United Counseling Service is concerned about the health and safety of those affected by the recent flooding and storm damage. Flood-related loss can cause a great deal of stress for affected individuals, communities and recovery workers. It is important to take care of yourself and your family throughout the storm recovery effort.
Immediately following a natural disaster, people typically respond with shock and denial, meaning that you may feel stunned, numb or disconnected. When the shock has passed, reactions will vary among different people, and may include:
- Intense and unpredictable moods
- Anxiety and nervousness; feeling out of control
- Difficulty concentrating and making decisions
- Disrupted sleep and eating patterns
- Stress-related headaches, nausea and chest pain
Remember that it is normal to experience these symptoms, and there are basic things that you can do to relieve some of the stress. In the days and weeks following a natural disaster, you may be so busy that you forget or ignore simple routines that can greatly impact your health. It is important to take care of yourself, and make time to do the following:
- Maintain your energy by eating healthy foods and avoid excess caffeine, junk food, alcohol, drugs and tobacco.
- Exercise and stretch your muscles frequently.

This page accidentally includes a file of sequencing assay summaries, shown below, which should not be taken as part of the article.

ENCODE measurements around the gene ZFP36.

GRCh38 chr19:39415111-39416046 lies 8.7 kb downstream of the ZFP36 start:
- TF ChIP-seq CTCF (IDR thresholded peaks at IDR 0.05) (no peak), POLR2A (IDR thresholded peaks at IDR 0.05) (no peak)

- Get adequate sleep and rest.
- Avoid injury during cleanup. Do not lift anything that is dangerously heavy.
- Practice stress reduction techniques such as deep breathing, meditation and mindfulness to calm your body and mind.
- Talk to friends, family and coworkers about your emotions.
Flood cleanup efforts will likely require a significant amount of time, and some days will be better than others. Use healthy coping skills to get yourself and your family through this experience. It can help to remind yourself of the following:
- Try to be patient because the cleanup and restoration will take time. Adjust your expectations and be realistic about what you can accomplish.
- Expect that you will experience a range of emotions and changing moods.
- People with a history of mental health problems may find their symptoms get worse during times of stress. Be sure to seek help as needed.
- Take time to help children cope with their feelings. Provide extra affection and reassurance.
- Focus on the big picture rather than the small details.
- Make a list of things that need to be done, set priorities for tasks and try not to get overwhelmed.
- Don’t focus too much attention those things that you cannot control and put your energy toward things that you can change.
- Set aside time for regular tasks that are unrelated to the flood cleanup.